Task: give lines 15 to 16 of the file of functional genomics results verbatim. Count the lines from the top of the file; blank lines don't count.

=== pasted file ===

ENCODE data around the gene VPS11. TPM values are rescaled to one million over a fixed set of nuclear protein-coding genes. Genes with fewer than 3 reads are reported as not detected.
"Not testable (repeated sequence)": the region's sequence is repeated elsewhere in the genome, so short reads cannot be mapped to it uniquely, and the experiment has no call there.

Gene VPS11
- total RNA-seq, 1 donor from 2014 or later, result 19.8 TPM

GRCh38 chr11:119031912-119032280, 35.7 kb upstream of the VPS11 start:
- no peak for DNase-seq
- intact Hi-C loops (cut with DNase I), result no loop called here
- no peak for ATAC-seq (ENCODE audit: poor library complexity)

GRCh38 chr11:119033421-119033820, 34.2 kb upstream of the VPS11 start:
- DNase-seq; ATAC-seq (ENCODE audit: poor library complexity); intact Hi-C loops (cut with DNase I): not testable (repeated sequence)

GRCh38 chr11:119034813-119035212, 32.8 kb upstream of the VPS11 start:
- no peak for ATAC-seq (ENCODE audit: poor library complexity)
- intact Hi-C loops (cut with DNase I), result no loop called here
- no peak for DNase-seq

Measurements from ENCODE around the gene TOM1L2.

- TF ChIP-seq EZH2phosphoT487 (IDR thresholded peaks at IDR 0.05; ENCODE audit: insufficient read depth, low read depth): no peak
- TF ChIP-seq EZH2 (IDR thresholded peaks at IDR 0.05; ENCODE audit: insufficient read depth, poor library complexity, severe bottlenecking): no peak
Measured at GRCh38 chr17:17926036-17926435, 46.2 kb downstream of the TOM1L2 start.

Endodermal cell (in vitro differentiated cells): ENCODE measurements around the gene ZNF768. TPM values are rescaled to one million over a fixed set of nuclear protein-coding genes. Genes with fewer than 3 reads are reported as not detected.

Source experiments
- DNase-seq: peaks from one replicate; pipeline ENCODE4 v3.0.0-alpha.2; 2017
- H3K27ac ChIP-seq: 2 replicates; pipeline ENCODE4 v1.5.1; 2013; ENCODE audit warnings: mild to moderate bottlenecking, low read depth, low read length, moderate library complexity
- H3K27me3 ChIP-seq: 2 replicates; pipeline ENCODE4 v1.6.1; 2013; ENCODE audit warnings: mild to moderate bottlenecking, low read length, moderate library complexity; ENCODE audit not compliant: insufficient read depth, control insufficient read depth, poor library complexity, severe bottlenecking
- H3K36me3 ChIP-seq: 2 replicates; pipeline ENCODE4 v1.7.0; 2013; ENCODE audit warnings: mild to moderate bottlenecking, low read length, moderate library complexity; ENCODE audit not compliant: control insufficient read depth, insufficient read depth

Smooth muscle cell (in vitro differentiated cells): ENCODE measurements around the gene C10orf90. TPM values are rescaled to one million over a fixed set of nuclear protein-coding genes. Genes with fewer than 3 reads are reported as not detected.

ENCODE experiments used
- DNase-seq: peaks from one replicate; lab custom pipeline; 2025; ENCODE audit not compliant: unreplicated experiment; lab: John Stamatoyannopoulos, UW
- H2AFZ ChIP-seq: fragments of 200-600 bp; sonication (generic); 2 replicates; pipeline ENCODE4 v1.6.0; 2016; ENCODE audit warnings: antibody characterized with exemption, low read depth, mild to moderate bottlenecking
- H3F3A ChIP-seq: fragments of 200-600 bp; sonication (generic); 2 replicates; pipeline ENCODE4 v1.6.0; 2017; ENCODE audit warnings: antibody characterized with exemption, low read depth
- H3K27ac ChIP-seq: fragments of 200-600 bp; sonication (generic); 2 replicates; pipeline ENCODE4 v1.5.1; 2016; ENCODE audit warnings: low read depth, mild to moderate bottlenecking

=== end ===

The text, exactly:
Measurements from ENCODE around the gene TOM1L2.

- TF ChIP-seq EZH2phosphoT487 (IDR thresholded peaks at IDR 0.05; ENCODE audit: insufficient read depth, low read depth): no peak